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Our History

St. Elizabeth Catholic Charities is the result of a merger between two social service agencies in 2004. Catholic Charities originally formed in 1980 and St. Elizabeth’s originated in 1989. St. Elizabeth Catholic Charities is a Catholic Charities agency of the Archdiocese of Indianapolis and an affiliate of Catholic Charities USA, the largest private provider of human services in the United States.

We are proud to say that we serve all clients without regard for race, religion, gender, or nationality.

Early Catholic Charities

Catholic Charities was founded to provide subsidized counseling services for parishioners and parochial school students of the parishes, which make up the New Albany Deanery. Services have greatly expanded to meet the needs of the community. Then in 1986, Catholic Charities was contacted by the State of Indiana to provide Semi-Independent Living services to developmentally delayed persons.

The next year, Court Appointed Special Advocates (CASA) became a part of Catholic Charities when the agency was selected by the late Judge Henry Leist to administer the program for the Floyd Circuit Court. CASA was expanded in 1993 when Judge Robert Bennett awarded the contract for service Washington Circuit Court to Catholic Charities.

Pregnancy Plus-Line, a pro-life, crisis pregnancy program which was founded in 1973, requested Catholic Charities assume responsibility for the program in 1988. In 1998, the program was moved to St. Elizabeth’s so all crisis pregnancy programs had one point of contact.

In response to the urging of several child advocate groups, Catholic Charities initiated Supervised Visitation Services in 1997. Supervised Visitation Services served as a parental visitation alternative when the Courts have restricted visitation privileges to a supervised status. Under this program, supervisors are trained and contracted as needed for supervision of the parent/child visitation.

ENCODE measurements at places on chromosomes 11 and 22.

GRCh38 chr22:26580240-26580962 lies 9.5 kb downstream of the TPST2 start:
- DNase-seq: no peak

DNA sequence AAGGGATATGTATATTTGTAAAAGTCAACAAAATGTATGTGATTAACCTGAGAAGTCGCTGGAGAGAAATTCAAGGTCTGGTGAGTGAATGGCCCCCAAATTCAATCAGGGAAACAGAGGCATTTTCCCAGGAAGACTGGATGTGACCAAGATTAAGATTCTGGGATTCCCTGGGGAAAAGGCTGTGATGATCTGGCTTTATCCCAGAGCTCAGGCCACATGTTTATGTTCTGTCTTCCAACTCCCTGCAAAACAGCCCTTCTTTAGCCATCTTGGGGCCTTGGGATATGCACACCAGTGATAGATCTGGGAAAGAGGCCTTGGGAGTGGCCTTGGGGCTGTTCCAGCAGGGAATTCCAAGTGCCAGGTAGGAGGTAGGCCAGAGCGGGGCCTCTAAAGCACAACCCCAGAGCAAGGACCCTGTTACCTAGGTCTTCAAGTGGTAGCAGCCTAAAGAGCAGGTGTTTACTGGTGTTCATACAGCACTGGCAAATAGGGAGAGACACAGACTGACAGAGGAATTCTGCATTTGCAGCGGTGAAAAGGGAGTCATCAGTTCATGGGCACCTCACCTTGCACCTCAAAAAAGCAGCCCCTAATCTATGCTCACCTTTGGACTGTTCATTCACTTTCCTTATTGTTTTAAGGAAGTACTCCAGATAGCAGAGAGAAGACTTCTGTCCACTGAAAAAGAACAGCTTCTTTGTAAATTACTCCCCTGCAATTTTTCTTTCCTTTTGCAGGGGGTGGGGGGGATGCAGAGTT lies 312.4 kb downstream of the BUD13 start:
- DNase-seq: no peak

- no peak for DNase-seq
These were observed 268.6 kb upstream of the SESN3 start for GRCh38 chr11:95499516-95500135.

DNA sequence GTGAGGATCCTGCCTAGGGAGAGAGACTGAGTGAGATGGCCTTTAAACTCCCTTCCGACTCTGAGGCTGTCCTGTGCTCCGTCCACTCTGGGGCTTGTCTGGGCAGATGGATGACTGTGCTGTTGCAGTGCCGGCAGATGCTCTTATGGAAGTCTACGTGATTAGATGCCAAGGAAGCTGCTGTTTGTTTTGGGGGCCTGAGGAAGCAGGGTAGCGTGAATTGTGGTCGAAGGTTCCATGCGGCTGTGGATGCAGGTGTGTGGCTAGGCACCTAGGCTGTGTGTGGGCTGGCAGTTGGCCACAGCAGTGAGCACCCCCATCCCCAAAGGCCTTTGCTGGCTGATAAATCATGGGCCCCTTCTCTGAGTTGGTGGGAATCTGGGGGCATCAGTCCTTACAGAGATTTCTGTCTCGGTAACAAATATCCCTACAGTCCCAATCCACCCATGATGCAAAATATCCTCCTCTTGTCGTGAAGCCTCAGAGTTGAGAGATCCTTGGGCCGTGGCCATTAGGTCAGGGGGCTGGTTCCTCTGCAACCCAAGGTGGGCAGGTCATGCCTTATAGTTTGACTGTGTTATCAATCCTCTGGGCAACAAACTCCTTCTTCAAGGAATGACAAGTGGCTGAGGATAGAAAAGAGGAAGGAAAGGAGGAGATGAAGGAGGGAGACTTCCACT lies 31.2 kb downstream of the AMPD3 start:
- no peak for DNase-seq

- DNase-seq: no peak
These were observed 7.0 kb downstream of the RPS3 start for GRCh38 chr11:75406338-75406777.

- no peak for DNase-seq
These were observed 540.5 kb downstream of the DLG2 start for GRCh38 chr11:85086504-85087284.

Early St. Elizabeth's

In May of 1989, St. Elizabeth’s opened as a crisis pregnancy center, committed to serving pregnant teens and women experiencing an unplanned pregnancy. The original St. Elizabeth’s Home, donated by St. Mary’s Church in New Albany, has been refurbished and is still being used as an eight-bed maternity home.

St. Elizabeth’s soon offered outreach support services. These include aftercare support and adoption services to women in the residential program. St. Elizabeth’s opened its Transitional Housing Facility in May 1996 to help women get on their feet after they had their babies. The home has the capacity to house seven mothers and their young child(ren) at any one time in mini-apartments located on campus. Mothers are allowed to live in residence for up to two years with their children. During that time the young ladies work towards their high school diploma, GED, vocational or college degree. To help foster the notion that paying one’s way is intrinsic to human dignity the aftercare residents are required to pay a fee for services, commensurate with their income, to live in the home.

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